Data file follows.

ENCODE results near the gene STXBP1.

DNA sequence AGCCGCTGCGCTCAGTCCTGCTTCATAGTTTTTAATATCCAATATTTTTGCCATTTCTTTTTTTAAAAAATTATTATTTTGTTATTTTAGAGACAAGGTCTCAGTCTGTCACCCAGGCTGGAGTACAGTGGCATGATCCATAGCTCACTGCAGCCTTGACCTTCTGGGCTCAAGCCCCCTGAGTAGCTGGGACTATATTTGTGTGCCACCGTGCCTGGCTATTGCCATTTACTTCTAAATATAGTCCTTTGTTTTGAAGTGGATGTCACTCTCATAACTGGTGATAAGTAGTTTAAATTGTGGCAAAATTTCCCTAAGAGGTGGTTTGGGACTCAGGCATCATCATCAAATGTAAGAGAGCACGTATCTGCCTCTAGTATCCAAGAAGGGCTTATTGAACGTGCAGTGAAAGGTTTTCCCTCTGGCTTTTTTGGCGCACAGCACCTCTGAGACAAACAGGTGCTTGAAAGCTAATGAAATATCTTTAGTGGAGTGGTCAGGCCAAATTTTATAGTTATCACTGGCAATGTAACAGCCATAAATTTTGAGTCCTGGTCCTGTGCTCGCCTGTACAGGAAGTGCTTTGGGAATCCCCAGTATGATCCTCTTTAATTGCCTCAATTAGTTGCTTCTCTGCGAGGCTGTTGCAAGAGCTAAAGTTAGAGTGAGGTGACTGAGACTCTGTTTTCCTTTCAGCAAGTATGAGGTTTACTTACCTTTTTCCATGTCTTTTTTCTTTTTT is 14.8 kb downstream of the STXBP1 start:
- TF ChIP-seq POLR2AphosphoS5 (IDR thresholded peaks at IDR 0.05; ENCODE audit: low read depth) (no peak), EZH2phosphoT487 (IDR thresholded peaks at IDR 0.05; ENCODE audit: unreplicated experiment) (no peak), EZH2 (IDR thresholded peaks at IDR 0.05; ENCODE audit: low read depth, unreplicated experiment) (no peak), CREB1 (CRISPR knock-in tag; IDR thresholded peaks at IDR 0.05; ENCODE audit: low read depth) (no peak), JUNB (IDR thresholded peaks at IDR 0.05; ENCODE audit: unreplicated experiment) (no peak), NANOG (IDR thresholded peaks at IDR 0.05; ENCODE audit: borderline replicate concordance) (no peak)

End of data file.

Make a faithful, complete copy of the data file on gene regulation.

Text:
ENCODE results near the gene STXBP1.

DNA sequence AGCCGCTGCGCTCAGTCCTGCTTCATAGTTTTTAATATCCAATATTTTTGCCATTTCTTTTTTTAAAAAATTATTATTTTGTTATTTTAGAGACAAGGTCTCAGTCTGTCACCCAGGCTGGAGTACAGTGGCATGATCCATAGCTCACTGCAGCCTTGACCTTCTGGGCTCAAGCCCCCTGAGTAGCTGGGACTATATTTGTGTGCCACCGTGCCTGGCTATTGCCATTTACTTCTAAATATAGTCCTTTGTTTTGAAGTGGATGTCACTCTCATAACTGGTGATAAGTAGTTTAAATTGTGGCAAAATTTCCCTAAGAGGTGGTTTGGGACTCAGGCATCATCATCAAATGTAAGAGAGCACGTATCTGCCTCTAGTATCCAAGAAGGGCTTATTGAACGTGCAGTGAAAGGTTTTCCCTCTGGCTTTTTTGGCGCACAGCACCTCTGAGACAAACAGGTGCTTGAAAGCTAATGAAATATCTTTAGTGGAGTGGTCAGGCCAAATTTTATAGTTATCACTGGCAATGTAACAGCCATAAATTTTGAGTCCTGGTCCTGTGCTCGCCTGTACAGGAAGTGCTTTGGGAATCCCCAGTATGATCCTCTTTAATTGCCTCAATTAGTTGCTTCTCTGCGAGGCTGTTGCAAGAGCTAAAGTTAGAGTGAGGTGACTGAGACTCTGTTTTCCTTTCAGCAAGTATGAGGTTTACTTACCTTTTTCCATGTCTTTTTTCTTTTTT is 14.8 kb downstream of the STXBP1 start:
- TF ChIP-seq POLR2AphosphoS5 (IDR thresholded peaks at IDR 0.05; ENCODE audit: low read depth) (no peak), EZH2phosphoT487 (IDR thresholded peaks at IDR 0.05; ENCODE audit: unreplicated experiment) (no peak), EZH2 (IDR thresholded peaks at IDR 0.05; ENCODE audit: low read depth, unreplicated experiment) (no peak), CREB1 (CRISPR knock-in tag; IDR thresholded peaks at IDR 0.05; ENCODE audit: low read depth) (no peak), JUNB (IDR thresholded peaks at IDR 0.05; ENCODE audit: unreplicated experiment) (no peak), NANOG (IDR thresholded peaks at IDR 0.05; ENCODE audit: borderline replicate concordance) (no peak)